> the working class and hence Engels' quote, which has been used in this
> list; where he complains that the English working class have a bourgeois
> outlook and revel in Britain's imperial glories is predicate not on them
> receiving benefits from this imperialism, but by the absence of a working
> class party which is mentioned in the same paragraph as his explanation of
> these statements).
> Engels' is not saying they have been bought-off, but rather that the lack
> of real class party leaves them no other option but adapt to a bourgeois
> world. . . .

DG:  I agree, except that i think there are very few fanatics left who are
still sure they 'have been doing it right' or who are only now worrying
that they may recently 'ceased to be the party of the working class.'
	Can you share the full Engels paragraph with us?

GS: . . .
> 6. The reward for super-exploiting 3rd WW  is a falling standard of living,
> loss of bargaining strength, insecurity, unemployment and a general erosion
> of conditions amongst the 1st WW - super-exploited workers are competitors,
> not a source of benefit.
> 7. The material interest of 1stWW in 3rdWW is in strengthening their
> standard of living, thus lessening the competitive antagonism and building
> solidarity. It is as simple as ABC that workers will see competing sections
> as enemies before seeing them as comrades in struggle, the cure is struggle
> even for interests which appear to directly conflict (such interests cannot
> remain but will be left behind - but nothing happens unless the immediate
> is first struggled for, in that struggle the immediate interests naturally
> change and broaden).
> 8. It is the political inability of the 1stW communist movement to deal
> with point 6 in order to realise point 7 that is the actual problem.
> Now I will leave it there as I think in broad strokes what I see as the two
> contended conceptions stand balanced against one another. I hope comrades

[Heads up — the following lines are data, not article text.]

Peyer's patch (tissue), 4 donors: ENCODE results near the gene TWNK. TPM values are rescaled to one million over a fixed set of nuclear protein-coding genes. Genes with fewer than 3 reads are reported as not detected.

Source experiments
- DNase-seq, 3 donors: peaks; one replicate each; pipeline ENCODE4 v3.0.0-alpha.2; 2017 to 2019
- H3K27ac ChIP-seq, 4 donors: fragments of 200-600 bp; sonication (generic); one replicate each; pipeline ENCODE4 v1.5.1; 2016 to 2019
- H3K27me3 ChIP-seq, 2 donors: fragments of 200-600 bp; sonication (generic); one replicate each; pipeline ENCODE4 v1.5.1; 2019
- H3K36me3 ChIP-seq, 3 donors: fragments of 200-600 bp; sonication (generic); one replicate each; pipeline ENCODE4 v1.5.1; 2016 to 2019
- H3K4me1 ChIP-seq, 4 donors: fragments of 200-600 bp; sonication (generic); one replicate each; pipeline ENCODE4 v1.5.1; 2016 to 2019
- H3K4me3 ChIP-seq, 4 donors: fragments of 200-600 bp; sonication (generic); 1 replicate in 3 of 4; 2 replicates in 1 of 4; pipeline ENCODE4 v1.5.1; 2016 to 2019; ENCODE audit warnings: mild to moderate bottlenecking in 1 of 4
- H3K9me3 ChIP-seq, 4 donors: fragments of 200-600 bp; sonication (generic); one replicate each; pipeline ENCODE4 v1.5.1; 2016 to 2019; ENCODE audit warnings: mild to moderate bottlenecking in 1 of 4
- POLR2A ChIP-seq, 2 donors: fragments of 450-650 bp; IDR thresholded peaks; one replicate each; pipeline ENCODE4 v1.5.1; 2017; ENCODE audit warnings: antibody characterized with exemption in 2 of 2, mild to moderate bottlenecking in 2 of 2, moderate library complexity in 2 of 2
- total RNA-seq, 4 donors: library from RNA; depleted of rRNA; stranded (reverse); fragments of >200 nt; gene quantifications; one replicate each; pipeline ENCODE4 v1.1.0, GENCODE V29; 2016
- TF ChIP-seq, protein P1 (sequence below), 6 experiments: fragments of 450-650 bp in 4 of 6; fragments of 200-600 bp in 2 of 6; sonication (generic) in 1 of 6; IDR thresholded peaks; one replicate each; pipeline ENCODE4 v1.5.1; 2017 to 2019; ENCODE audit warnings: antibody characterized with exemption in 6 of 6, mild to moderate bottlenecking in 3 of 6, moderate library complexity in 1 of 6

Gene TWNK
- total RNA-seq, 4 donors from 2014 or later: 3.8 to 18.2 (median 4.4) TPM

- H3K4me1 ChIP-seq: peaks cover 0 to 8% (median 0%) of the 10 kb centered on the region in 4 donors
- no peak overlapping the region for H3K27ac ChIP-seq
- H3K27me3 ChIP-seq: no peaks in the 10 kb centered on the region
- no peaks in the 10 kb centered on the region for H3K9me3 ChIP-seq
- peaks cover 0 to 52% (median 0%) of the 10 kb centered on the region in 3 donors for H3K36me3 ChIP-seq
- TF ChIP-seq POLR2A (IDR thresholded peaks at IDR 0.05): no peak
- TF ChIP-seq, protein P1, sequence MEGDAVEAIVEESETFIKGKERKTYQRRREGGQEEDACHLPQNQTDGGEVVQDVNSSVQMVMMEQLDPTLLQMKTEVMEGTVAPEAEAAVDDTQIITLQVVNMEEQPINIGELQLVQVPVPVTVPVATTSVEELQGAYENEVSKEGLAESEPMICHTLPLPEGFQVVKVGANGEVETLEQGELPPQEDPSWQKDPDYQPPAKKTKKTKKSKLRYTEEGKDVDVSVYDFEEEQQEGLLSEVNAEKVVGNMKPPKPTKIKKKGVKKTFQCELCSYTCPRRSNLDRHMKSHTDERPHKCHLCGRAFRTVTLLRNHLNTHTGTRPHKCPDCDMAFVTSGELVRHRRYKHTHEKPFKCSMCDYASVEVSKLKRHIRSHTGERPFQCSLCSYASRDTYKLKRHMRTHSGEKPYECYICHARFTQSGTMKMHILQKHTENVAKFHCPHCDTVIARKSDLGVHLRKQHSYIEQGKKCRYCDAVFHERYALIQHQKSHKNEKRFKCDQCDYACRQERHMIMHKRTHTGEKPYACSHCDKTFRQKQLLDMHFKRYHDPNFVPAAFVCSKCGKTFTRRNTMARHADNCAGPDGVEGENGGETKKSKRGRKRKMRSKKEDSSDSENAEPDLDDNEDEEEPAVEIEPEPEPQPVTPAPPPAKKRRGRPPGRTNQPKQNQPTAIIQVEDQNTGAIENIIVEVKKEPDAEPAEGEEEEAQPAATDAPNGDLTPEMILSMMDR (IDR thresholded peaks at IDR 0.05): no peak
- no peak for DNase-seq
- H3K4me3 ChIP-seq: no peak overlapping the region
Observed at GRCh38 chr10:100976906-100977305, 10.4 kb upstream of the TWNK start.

> will care to comment.
> Greg Schofield
> Perth Australia

DG:  Again, i generally agree with your points above.  However i don't
hold dependency theory fundamentally responsible for the problems of the
first world left. So i don't see my general agreement with your views
above as somehow a repudiation of dependency theory.
	Social democracy (reformism - which may be at least partially a
product of 'first world' workers 'being bought' off in some way but is
certainly not a product of dependency theory) and Stalinism are by far the
biggest sources of political weakness in the 'first world' workers'
movements, before and since the appearance of 'dependency theory.  Social
democratic(reformist) and Stalinist organizations have led and influenced
mass workers movements, and actually, of course, *misled* them away from
fighting for their/our own interest in independent working class political
organization and social revolution.  At most, you and others may hold
dependency theory responsible for disorienting elements or segments of a
*potential* revolutionary 'first world' workers leadership, but certainly
dependency theory can not be held responsible for crimes against the
workers movement in any way comparable to those of Social Democracy and
	comradely, Dayne